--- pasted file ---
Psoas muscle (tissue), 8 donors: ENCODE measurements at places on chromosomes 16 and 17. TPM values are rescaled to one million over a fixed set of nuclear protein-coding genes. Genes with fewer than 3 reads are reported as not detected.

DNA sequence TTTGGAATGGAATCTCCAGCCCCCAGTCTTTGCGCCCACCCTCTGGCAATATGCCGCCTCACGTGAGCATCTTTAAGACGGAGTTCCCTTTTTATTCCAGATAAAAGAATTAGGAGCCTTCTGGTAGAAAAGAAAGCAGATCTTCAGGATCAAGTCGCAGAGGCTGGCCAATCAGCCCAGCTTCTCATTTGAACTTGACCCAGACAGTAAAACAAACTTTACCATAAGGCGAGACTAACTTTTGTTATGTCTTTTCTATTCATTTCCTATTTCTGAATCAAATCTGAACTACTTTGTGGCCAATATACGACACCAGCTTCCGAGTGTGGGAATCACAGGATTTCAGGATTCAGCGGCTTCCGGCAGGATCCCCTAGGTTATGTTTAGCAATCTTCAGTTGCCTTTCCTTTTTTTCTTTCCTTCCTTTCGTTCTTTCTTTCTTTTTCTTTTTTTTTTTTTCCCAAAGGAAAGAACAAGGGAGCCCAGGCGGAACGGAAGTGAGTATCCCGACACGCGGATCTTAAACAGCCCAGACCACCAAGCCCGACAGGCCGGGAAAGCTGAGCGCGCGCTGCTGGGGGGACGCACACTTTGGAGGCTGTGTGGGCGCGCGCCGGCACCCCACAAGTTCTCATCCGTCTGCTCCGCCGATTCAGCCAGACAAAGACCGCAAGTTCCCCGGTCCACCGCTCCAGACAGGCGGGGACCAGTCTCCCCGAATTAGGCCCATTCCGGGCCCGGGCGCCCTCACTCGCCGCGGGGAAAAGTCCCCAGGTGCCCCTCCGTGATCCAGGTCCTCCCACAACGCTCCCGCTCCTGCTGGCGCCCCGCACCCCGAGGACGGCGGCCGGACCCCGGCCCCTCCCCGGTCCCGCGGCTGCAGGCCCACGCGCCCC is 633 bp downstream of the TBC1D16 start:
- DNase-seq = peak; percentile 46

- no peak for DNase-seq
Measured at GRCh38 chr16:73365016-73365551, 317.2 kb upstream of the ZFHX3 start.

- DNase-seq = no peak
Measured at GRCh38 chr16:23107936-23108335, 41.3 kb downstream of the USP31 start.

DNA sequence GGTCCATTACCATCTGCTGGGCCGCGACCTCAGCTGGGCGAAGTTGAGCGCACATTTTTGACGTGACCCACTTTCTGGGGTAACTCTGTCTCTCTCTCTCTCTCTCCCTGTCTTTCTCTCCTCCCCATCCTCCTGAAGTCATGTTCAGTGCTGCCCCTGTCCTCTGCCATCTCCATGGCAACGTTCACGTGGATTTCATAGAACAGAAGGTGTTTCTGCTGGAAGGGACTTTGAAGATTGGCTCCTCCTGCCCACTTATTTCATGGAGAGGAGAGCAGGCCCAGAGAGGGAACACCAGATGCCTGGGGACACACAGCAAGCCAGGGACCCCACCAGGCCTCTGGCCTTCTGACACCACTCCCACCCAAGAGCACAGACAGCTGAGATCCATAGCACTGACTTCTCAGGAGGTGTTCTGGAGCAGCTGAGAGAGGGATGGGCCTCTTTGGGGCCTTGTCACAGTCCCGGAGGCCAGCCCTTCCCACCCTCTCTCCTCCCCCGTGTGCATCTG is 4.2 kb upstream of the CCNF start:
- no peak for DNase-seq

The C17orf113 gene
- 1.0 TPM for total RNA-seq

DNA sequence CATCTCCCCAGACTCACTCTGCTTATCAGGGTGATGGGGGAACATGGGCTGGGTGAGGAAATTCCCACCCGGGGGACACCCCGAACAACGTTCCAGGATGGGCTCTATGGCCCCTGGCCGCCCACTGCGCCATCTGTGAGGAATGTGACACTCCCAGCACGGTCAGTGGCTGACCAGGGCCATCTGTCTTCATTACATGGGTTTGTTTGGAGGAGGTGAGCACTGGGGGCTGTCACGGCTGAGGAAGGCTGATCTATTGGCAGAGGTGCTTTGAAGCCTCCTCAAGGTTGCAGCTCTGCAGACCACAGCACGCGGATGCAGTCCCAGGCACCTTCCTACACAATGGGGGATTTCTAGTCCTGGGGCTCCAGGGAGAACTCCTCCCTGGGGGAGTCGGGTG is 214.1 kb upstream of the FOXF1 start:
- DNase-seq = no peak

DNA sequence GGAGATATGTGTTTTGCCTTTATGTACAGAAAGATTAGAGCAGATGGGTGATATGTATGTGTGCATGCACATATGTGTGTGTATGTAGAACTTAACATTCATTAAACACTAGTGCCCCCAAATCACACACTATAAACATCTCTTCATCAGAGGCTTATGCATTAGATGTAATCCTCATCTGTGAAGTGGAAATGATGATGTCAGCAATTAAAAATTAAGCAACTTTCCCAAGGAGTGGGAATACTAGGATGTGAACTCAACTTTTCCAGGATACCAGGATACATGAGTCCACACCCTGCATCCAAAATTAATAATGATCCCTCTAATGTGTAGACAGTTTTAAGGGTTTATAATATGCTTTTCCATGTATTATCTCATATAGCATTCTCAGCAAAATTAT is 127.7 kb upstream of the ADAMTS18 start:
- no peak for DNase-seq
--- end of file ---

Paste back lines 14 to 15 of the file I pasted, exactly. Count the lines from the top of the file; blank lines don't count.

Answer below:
DNA sequence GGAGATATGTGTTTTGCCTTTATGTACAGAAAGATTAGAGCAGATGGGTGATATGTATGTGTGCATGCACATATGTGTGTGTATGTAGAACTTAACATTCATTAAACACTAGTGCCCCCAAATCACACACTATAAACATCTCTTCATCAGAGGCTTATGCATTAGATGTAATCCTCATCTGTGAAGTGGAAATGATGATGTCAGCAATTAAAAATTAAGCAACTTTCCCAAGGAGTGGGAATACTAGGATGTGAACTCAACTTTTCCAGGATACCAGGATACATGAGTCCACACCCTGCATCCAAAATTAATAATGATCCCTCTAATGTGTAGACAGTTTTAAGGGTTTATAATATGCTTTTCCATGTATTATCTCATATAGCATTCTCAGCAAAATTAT is 127.7 kb upstream of the ADAMTS18 start:
- no peak for DNase-seq